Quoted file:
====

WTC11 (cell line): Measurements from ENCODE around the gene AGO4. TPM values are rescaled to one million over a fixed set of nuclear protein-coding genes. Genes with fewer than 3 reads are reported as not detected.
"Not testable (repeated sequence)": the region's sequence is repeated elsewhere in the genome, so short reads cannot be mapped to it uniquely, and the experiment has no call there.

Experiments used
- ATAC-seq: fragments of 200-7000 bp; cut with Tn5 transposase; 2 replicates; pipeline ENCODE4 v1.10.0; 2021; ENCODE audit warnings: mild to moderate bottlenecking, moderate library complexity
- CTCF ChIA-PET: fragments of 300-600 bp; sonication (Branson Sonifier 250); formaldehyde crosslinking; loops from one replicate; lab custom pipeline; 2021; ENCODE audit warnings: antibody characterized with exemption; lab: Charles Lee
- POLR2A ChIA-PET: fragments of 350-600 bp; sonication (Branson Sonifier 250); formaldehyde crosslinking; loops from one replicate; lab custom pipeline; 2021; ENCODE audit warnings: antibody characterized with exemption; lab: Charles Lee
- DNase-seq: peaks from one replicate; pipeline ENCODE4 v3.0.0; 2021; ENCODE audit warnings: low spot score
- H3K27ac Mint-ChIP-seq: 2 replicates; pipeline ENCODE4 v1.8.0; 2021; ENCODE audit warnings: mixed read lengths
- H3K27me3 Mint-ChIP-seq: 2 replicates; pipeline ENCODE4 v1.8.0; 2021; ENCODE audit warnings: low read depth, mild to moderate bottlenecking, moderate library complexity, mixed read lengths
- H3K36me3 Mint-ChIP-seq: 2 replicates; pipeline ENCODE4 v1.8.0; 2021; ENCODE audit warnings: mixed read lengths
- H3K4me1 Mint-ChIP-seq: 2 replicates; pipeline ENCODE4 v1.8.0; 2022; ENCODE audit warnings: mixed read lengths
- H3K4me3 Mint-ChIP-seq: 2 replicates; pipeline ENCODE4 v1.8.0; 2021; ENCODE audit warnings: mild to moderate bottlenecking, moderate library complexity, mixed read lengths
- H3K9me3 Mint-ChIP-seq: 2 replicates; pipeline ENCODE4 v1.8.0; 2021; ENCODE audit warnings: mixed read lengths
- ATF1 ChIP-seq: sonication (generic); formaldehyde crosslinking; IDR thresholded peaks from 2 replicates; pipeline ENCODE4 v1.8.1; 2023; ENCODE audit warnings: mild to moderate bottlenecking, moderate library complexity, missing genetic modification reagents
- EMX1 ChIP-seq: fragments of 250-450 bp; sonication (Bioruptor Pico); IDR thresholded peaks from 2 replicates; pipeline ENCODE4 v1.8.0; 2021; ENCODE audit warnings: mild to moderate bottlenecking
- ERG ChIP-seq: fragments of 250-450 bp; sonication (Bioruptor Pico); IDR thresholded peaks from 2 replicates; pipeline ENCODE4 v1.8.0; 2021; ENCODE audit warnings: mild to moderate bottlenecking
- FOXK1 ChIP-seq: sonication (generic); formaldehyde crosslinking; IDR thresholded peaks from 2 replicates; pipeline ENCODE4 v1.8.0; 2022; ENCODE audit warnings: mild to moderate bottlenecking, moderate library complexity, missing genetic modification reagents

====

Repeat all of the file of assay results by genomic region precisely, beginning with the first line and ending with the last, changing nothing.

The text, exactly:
WTC11 (cell line): Measurements from ENCODE around the gene AGO4. TPM values are rescaled to one million over a fixed set of nuclear protein-coding genes. Genes with fewer than 3 reads are reported as not detected.
"Not testable (repeated sequence)": the region's sequence is repeated elsewhere in the genome, so short reads cannot be mapped to it uniquely, and the experiment has no call there.

Experiments used
- ATAC-seq: fragments of 200-7000 bp; cut with Tn5 transposase; 2 replicates; pipeline ENCODE4 v1.10.0; 2021; ENCODE audit warnings: mild to moderate bottlenecking, moderate library complexity
- CTCF ChIA-PET: fragments of 300-600 bp; sonication (Branson Sonifier 250); formaldehyde crosslinking; loops from one replicate; lab custom pipeline; 2021; ENCODE audit warnings: antibody characterized with exemption; lab: Charles Lee
- POLR2A ChIA-PET: fragments of 350-600 bp; sonication (Branson Sonifier 250); formaldehyde crosslinking; loops from one replicate; lab custom pipeline; 2021; ENCODE audit warnings: antibody characterized with exemption; lab: Charles Lee
- DNase-seq: peaks from one replicate; pipeline ENCODE4 v3.0.0; 2021; ENCODE audit warnings: low spot score
- H3K27ac Mint-ChIP-seq: 2 replicates; pipeline ENCODE4 v1.8.0; 2021; ENCODE audit warnings: mixed read lengths
- H3K27me3 Mint-ChIP-seq: 2 replicates; pipeline ENCODE4 v1.8.0; 2021; ENCODE audit warnings: low read depth, mild to moderate bottlenecking, moderate library complexity, mixed read lengths
- H3K36me3 Mint-ChIP-seq: 2 replicates; pipeline ENCODE4 v1.8.0; 2021; ENCODE audit warnings: mixed read lengths
- H3K4me1 Mint-ChIP-seq: 2 replicates; pipeline ENCODE4 v1.8.0; 2022; ENCODE audit warnings: mixed read lengths
- H3K4me3 Mint-ChIP-seq: 2 replicates; pipeline ENCODE4 v1.8.0; 2021; ENCODE audit warnings: mild to moderate bottlenecking, moderate library complexity, mixed read lengths
- H3K9me3 Mint-ChIP-seq: 2 replicates; pipeline ENCODE4 v1.8.0; 2021; ENCODE audit warnings: mixed read lengths
- ATF1 ChIP-seq: sonication (generic); formaldehyde crosslinking; IDR thresholded peaks from 2 replicates; pipeline ENCODE4 v1.8.1; 2023; ENCODE audit warnings: mild to moderate bottlenecking, moderate library complexity, missing genetic modification reagents
- EMX1 ChIP-seq: fragments of 250-450 bp; sonication (Bioruptor Pico); IDR thresholded peaks from 2 replicates; pipeline ENCODE4 v1.8.0; 2021; ENCODE audit warnings: mild to moderate bottlenecking
- ERG ChIP-seq: fragments of 250-450 bp; sonication (Bioruptor Pico); IDR thresholded peaks from 2 replicates; pipeline ENCODE4 v1.8.0; 2021; ENCODE audit warnings: mild to moderate bottlenecking
- FOXK1 ChIP-seq: sonication (generic); formaldehyde crosslinking; IDR thresholded peaks from 2 replicates; pipeline ENCODE4 v1.8.0; 2022; ENCODE audit warnings: mild to moderate bottlenecking, moderate library complexity, missing genetic modification reagents